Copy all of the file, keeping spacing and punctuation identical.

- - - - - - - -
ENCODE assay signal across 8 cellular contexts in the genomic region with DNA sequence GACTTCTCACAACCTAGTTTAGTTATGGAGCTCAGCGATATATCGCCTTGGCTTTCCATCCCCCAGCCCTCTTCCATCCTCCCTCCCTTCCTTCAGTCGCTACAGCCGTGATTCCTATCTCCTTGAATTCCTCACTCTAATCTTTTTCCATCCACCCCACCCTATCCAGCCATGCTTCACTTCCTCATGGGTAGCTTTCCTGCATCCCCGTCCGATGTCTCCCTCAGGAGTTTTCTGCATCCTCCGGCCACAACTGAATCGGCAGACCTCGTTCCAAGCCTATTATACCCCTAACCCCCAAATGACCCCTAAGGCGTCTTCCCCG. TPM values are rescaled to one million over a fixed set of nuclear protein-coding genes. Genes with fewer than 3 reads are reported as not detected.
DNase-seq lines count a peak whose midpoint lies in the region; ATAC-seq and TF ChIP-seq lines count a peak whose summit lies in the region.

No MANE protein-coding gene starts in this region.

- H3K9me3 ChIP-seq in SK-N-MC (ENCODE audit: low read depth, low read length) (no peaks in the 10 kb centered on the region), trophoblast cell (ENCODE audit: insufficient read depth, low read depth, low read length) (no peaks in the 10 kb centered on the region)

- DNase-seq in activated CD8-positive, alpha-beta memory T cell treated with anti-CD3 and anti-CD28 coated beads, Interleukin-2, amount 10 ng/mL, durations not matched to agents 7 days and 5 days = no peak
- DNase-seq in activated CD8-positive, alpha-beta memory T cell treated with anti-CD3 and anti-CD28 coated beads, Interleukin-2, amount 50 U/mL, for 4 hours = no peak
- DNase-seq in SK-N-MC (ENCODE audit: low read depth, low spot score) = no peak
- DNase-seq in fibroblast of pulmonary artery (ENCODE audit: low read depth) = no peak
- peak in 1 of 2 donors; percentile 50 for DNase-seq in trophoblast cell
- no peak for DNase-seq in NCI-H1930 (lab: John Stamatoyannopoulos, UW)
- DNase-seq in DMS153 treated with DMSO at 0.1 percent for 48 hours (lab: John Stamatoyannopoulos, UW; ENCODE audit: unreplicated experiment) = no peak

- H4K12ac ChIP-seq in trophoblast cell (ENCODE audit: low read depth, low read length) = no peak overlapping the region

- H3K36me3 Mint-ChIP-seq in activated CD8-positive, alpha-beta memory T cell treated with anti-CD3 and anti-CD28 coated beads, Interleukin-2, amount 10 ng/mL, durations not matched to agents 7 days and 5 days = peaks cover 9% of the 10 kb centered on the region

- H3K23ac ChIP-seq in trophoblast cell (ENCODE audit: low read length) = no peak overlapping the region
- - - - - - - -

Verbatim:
ENCODE assay signal across 8 cellular contexts in the genomic region with DNA sequence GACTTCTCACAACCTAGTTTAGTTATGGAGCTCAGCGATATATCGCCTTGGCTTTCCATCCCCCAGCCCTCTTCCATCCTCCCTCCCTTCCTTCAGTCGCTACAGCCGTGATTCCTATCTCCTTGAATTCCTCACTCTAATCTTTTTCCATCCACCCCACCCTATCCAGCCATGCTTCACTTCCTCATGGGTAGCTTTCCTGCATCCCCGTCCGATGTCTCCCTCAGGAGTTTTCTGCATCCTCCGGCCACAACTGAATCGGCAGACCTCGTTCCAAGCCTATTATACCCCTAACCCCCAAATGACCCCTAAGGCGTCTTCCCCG. TPM values are rescaled to one million over a fixed set of nuclear protein-coding genes. Genes with fewer than 3 reads are reported as not detected.
DNase-seq lines count a peak whose midpoint lies in the region; ATAC-seq and TF ChIP-seq lines count a peak whose summit lies in the region.

No MANE protein-coding gene starts in this region.

- H3K9me3 ChIP-seq in SK-N-MC (ENCODE audit: low read depth, low read length) (no peaks in the 10 kb centered on the region), trophoblast cell (ENCODE audit: insufficient read depth, low read depth, low read length) (no peaks in the 10 kb centered on the region)

- DNase-seq in activated CD8-positive, alpha-beta memory T cell treated with anti-CD3 and anti-CD28 coated beads, Interleukin-2, amount 10 ng/mL, durations not matched to agents 7 days and 5 days = no peak
- DNase-seq in activated CD8-positive, alpha-beta memory T cell treated with anti-CD3 and anti-CD28 coated beads, Interleukin-2, amount 50 U/mL, for 4 hours = no peak
- DNase-seq in SK-N-MC (ENCODE audit: low read depth, low spot score) = no peak
- DNase-seq in fibroblast of pulmonary artery (ENCODE audit: low read depth) = no peak
- peak in 1 of 2 donors; percentile 50 for DNase-seq in trophoblast cell
- no peak for DNase-seq in NCI-H1930 (lab: John Stamatoyannopoulos, UW)
- DNase-seq in DMS153 treated with DMSO at 0.1 percent for 48 hours (lab: John Stamatoyannopoulos, UW; ENCODE audit: unreplicated experiment) = no peak

- H4K12ac ChIP-seq in trophoblast cell (ENCODE audit: low read depth, low read length) = no peak overlapping the region

- H3K36me3 Mint-ChIP-seq in activated CD8-positive, alpha-beta memory T cell treated with anti-CD3 and anti-CD28 coated beads, Interleukin-2, amount 10 ng/mL, durations not matched to agents 7 days and 5 days = peaks cover 9% of the 10 kb centered on the region

- H3K23ac ChIP-seq in trophoblast cell (ENCODE audit: low read length) = no peak overlapping the region